Today’s post it written by our friend and collaborator, Benjamin P Hardy. Ben is someone to pay attention to. His recent book, Willpower Doesn’t Work”, published by Hachette, studies the true dynamics of transformational change.
Ben is the number one blogger on, has a column in Inc.Thrive Global, and is a PhD candidate in Organizational Psychology at Clemson University.

Ben believes that gratitude is a key to happiness and success. He authored today’s post sharing some of his insights.

Gratitude is power


Gratitude is having an abundance mindset. When you think abundantly, the world is your oyster; there is limitless opportunity and possibility for you. People are magnets; when you’re grateful for what you have, you will attract more of the positive and good. Gratitude is contagious.

It is quite possible that gratitude is the most important key to success. It has been called the mother of all virtues and there is a hack, which is to start every morning in a space of gratitude and clarity.

Journaling For Gratitude

I’ve written extensively about the power of journaling; combined with gratitude, it is transformative.
Even if you start a journal session in a bad mood, the insight writing brings has a subtle way of shifting your mind towards gratitude. When you start writing what you’re grateful for, new chambers of thought open in the palace of your mind. You’ll often need to put your pen down and take a few breaths. You’ll be captivated, not only by the amazing things in your life, but by the awe and brilliance of life itself.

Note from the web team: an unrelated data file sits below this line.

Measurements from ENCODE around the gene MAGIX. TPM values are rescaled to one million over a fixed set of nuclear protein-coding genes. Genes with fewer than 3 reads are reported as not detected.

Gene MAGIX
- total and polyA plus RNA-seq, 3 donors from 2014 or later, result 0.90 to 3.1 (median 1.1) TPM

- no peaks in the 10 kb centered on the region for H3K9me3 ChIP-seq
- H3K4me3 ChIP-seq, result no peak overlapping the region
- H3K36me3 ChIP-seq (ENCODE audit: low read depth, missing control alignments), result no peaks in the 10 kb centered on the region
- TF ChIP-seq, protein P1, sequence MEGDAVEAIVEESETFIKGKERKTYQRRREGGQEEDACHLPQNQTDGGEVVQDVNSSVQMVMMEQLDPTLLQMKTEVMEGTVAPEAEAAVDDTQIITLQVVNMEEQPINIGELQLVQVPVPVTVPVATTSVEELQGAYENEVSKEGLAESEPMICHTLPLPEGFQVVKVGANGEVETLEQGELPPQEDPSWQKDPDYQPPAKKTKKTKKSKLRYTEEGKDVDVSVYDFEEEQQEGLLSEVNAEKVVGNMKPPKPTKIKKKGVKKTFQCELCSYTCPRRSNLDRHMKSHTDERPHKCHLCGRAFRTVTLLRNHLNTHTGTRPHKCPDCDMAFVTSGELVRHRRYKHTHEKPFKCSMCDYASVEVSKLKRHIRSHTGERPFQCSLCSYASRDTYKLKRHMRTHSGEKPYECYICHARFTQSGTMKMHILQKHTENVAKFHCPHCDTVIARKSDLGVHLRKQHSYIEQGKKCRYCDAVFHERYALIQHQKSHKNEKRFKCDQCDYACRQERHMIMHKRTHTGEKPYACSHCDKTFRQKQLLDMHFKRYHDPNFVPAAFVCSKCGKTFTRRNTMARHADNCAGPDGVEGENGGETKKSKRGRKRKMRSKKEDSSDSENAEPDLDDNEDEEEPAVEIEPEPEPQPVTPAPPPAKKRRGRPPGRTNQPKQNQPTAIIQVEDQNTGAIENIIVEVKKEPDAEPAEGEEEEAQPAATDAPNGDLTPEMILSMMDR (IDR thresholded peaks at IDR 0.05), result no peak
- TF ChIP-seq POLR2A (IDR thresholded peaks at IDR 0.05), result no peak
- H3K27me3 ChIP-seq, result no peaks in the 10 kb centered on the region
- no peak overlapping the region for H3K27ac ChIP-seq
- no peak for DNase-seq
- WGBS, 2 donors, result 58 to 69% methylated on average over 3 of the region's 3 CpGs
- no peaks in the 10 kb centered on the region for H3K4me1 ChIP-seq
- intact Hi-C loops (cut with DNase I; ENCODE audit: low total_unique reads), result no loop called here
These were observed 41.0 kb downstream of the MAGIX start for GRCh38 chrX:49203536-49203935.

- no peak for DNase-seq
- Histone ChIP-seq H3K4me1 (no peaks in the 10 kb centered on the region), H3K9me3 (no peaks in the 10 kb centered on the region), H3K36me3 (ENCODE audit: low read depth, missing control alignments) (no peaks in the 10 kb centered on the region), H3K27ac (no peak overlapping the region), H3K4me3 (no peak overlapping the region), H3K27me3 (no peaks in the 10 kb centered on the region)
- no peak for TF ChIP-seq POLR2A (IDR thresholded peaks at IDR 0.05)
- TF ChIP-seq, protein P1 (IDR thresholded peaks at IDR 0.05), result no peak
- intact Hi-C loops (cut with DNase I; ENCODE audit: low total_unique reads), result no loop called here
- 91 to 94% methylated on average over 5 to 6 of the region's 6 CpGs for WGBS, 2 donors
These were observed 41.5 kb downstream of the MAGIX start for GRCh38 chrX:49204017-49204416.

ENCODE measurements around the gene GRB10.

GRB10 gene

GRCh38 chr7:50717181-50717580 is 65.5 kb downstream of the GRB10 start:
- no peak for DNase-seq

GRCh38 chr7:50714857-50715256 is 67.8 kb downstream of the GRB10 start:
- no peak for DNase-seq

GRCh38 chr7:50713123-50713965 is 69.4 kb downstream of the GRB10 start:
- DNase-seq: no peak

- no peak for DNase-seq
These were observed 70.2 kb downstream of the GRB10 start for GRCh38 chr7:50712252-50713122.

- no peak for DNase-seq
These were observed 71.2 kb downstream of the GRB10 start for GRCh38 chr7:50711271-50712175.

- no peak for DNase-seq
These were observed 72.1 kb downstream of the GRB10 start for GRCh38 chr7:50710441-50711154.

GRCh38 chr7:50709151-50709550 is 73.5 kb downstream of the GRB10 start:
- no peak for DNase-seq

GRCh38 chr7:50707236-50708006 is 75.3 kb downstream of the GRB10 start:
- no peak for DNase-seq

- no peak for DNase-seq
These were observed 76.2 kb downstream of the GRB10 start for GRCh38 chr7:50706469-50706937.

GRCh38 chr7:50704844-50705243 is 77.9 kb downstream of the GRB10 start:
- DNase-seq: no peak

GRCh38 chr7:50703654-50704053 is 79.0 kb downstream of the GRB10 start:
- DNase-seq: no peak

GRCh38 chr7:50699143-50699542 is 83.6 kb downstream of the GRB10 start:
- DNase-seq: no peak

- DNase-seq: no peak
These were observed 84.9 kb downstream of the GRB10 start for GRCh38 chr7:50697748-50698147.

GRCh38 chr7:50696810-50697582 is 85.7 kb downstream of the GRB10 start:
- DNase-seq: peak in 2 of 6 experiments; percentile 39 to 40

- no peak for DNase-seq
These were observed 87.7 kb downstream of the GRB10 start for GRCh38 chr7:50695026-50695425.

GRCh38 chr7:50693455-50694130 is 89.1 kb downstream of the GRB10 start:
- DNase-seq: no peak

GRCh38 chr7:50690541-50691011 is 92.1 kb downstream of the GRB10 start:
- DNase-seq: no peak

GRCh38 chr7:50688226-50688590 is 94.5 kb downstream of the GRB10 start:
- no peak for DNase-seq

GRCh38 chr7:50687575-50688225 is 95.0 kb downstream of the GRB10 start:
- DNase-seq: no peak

The Science Of Gratitude

Gratitude has been found to demonstrably change people. When you express gratitude, it changes how you view and regard others. This fits with two really great quotes that I love:Dr. Wayne Dyer said, “When you change the way you see things, the things you see change.” 

Also, the famous philosopher Goethe said, “The way you see [someone] is the way you treat them and the way you treat them is [who] they [will] become.” Thus, when you see someone or something differently, you treat that thing or person differently. When you treat them differently, they change. But not only do they change, you change.

Which brings me to how motivation and identity work. There’s a concept in psychology known as “self-signaling,” which means that you judge and evaluate yourself based on your behavior. When you act with kindness, you perceive yourself to be kind. When you wake up early and start your day right, you see yourself as someone who is motivated. Put simply, your behavior shapes your identity. Your behavior also shapes your beliefs.

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